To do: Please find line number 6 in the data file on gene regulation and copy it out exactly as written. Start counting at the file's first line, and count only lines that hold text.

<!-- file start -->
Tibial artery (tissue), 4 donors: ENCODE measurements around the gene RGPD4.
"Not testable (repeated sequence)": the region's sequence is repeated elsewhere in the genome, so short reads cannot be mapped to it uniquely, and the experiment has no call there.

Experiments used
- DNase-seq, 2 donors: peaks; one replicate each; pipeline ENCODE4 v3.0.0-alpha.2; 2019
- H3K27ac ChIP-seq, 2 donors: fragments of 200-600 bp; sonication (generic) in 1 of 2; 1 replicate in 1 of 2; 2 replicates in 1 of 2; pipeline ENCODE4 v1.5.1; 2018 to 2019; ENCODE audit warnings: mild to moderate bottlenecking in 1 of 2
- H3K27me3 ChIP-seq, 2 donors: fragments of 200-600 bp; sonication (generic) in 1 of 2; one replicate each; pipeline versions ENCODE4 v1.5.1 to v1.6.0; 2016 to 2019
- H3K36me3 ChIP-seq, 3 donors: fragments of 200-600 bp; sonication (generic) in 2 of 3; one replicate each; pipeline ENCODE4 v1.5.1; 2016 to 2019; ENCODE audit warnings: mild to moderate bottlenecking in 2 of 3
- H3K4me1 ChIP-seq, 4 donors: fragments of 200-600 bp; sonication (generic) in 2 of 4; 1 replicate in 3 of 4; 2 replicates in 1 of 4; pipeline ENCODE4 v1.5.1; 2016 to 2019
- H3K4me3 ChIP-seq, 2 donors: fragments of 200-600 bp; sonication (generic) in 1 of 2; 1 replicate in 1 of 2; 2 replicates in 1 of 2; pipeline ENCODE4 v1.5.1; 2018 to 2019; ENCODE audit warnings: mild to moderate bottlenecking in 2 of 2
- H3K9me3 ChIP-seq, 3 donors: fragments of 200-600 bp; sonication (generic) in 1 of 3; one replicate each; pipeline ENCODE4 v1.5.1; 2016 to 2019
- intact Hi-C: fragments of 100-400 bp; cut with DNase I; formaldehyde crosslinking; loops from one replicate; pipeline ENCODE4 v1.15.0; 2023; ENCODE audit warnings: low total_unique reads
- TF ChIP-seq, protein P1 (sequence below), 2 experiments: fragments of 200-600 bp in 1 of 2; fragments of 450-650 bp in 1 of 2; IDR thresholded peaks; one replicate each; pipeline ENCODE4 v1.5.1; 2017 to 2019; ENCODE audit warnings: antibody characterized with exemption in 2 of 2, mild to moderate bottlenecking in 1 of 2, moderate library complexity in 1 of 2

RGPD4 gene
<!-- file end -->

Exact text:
- H3K27me3 ChIP-seq, 2 donors: fragments of 200-600 bp; sonication (generic) in 1 of 2; one replicate each; pipeline versions ENCODE4 v1.5.1 to v1.6.0; 2016 to 2019